Apart from being a crossroads of civilisations, the Mediterranean basin is a problem for the social sciences (Cousin, Crivello, 2008). Looking at the region in terms of the cultural products that circulate within it means analysing, on the one hand, economic, political and cultural relationships between different countries, and, on the other hand, between the region and the rest of the world. It also means comparing a number of geopolitical projects, based on convergent or divergent flows of informational and cultural products. The idea is to find out how young adults relate to these products at the present time, without venturing into projections about the future. Since the start of the 1990s there have been enormous changes in the informational landscape of the region, with a proliferation of cultural products originating either there or elsewhere. The new networks and formats are both formal and informal. Since the middle of the 1990s, a considerable amount of research has been carried out on information flows and restructurings of the media, particularly in the Arab world; but much less work has been done on the circulation of cultural products – the cinema, television, music, audiovisual productions, books, video games, etc. – and the way in which they are used by 18-30 year-olds. The relations between the consumption of cultural products and the changes the region is undergoing remain, for the moment, largely unexplored.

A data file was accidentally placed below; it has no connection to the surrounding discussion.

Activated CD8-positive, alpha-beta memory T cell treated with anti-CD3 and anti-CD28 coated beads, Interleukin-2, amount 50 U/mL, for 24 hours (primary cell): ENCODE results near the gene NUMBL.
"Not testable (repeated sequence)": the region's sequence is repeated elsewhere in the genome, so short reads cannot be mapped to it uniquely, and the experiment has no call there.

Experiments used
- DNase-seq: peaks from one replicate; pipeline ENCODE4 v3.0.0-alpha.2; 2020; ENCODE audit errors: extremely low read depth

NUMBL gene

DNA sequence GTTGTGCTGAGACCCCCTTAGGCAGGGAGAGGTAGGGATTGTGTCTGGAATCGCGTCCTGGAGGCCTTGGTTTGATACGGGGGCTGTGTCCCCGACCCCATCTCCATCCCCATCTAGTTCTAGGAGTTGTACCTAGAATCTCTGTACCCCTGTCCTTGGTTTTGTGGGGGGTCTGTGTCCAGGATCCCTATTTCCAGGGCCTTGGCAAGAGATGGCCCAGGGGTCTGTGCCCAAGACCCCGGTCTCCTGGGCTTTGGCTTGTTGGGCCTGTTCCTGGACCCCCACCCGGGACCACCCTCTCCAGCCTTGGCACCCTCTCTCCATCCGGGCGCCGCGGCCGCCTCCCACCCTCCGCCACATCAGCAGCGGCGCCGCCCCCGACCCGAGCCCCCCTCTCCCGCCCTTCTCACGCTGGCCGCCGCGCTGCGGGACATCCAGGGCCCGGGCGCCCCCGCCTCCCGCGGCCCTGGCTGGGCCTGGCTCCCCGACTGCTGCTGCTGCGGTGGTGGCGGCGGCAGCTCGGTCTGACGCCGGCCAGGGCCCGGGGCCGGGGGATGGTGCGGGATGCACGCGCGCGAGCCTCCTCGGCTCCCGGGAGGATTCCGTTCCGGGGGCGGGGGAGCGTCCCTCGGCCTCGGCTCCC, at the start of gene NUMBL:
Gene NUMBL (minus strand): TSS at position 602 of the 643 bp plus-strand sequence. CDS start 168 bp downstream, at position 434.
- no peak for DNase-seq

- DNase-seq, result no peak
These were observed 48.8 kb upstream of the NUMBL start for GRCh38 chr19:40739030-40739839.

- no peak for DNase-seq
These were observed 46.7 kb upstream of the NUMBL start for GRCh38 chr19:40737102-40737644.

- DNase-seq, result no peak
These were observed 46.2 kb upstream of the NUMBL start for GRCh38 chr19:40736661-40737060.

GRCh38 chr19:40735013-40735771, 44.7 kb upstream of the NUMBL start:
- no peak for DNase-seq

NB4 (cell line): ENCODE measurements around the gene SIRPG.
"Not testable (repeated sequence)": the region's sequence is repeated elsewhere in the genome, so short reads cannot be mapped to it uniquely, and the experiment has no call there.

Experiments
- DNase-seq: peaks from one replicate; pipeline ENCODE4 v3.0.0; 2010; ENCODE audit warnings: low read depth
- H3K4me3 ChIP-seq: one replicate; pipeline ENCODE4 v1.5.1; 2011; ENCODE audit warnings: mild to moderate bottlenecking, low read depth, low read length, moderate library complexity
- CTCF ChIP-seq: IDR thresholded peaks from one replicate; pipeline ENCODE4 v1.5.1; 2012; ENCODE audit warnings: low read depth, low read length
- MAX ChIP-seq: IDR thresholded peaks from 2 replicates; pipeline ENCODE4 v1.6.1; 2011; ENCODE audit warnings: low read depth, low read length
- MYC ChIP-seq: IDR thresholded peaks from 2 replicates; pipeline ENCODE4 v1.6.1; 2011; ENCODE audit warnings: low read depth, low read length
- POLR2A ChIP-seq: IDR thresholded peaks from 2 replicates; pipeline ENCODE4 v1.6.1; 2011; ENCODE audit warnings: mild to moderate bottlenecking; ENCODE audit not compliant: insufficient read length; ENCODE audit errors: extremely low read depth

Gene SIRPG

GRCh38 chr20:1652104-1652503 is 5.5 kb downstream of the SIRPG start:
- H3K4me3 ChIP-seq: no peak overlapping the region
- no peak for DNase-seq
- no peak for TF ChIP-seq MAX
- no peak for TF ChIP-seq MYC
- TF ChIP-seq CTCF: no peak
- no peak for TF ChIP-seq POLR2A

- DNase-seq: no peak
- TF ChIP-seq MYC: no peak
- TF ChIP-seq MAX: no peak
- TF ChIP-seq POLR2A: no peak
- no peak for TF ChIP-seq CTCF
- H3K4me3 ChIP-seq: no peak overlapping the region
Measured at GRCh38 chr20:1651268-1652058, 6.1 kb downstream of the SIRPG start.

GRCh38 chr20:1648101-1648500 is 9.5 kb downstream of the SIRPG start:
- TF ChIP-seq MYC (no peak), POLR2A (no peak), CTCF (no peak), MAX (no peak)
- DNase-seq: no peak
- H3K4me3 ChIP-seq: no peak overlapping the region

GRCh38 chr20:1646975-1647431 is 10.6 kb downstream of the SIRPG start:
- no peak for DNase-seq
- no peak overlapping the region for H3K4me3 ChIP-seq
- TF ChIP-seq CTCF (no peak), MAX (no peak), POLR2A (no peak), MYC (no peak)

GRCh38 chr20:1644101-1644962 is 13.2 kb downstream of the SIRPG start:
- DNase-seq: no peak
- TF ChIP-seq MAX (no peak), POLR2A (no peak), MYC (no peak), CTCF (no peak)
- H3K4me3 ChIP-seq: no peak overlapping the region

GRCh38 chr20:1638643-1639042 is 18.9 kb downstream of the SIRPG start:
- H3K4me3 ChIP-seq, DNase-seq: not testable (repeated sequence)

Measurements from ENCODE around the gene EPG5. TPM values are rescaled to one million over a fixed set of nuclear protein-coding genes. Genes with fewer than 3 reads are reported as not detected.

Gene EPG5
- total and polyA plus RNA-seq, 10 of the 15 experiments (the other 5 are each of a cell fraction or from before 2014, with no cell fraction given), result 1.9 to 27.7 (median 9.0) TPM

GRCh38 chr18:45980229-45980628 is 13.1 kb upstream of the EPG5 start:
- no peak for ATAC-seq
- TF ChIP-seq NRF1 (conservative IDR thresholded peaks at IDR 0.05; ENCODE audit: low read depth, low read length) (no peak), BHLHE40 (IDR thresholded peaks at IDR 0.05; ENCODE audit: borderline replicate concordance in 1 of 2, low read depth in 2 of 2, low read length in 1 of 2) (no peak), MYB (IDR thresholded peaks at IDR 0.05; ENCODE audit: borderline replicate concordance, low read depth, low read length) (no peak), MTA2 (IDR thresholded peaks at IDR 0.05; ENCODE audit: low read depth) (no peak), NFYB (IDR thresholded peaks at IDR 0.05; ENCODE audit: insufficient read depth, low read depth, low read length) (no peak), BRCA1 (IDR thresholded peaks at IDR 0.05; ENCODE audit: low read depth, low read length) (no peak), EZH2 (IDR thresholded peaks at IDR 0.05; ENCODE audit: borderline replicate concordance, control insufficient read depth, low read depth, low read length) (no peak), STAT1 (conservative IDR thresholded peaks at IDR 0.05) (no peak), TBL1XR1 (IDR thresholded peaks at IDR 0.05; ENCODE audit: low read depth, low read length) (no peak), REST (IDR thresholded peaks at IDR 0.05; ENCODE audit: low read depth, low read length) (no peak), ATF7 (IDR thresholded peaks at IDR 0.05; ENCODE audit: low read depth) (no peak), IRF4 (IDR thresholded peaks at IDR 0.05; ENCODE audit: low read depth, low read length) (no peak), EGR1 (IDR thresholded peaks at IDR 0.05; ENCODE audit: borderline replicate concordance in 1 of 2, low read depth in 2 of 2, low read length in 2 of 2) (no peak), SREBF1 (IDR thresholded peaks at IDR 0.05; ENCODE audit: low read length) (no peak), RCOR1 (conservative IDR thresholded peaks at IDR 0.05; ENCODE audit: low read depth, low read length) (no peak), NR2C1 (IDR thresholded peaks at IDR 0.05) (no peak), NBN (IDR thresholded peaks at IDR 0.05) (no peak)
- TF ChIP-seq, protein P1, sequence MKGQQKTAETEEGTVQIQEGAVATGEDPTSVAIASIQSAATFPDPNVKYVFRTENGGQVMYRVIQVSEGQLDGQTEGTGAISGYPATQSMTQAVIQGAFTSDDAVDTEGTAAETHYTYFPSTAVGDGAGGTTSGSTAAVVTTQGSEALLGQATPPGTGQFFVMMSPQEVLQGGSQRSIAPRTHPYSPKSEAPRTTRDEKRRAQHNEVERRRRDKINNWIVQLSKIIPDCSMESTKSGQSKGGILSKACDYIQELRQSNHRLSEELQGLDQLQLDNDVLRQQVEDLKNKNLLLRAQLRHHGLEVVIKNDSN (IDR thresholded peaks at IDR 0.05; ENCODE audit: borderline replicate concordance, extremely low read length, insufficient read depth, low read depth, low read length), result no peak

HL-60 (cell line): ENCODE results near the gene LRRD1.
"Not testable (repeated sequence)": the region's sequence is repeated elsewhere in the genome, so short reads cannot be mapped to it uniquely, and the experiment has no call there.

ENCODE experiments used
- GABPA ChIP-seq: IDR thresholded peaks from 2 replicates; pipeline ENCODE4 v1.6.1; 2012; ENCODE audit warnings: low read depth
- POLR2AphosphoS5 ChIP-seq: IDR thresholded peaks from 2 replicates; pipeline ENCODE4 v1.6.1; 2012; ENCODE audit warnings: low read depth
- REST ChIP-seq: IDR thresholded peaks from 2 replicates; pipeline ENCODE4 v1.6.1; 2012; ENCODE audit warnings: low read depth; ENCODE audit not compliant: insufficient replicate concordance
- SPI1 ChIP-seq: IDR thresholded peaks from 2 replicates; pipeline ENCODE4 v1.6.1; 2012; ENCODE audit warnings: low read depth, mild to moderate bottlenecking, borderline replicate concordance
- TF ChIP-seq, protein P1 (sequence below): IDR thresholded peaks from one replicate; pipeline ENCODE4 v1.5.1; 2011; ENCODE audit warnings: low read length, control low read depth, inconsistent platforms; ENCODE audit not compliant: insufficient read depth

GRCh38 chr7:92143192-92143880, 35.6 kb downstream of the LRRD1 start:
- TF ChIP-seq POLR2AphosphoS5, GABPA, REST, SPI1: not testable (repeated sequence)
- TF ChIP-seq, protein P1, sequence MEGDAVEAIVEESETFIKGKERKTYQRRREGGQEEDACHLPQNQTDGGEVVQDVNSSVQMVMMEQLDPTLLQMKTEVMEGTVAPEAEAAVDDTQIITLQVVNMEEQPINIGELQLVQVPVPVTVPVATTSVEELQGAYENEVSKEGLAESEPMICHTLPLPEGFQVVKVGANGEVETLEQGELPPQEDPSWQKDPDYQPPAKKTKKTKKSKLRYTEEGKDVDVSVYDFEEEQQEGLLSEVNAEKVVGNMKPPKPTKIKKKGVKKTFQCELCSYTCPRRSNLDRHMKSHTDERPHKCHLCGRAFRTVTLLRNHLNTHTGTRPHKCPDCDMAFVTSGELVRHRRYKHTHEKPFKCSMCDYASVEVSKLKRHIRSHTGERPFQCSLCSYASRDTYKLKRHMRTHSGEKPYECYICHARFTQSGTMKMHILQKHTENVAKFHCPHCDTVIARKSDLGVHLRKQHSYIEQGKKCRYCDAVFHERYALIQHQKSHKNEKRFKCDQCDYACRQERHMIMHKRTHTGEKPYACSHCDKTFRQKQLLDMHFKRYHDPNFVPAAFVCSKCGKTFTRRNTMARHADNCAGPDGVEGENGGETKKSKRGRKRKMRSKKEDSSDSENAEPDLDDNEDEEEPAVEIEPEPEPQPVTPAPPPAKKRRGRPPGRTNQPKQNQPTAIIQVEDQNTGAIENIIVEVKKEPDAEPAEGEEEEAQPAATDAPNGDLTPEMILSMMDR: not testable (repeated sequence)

This conference will look at the relationship between young adults and the circulation of cultural products in the countries of the region, at three levels of analysis.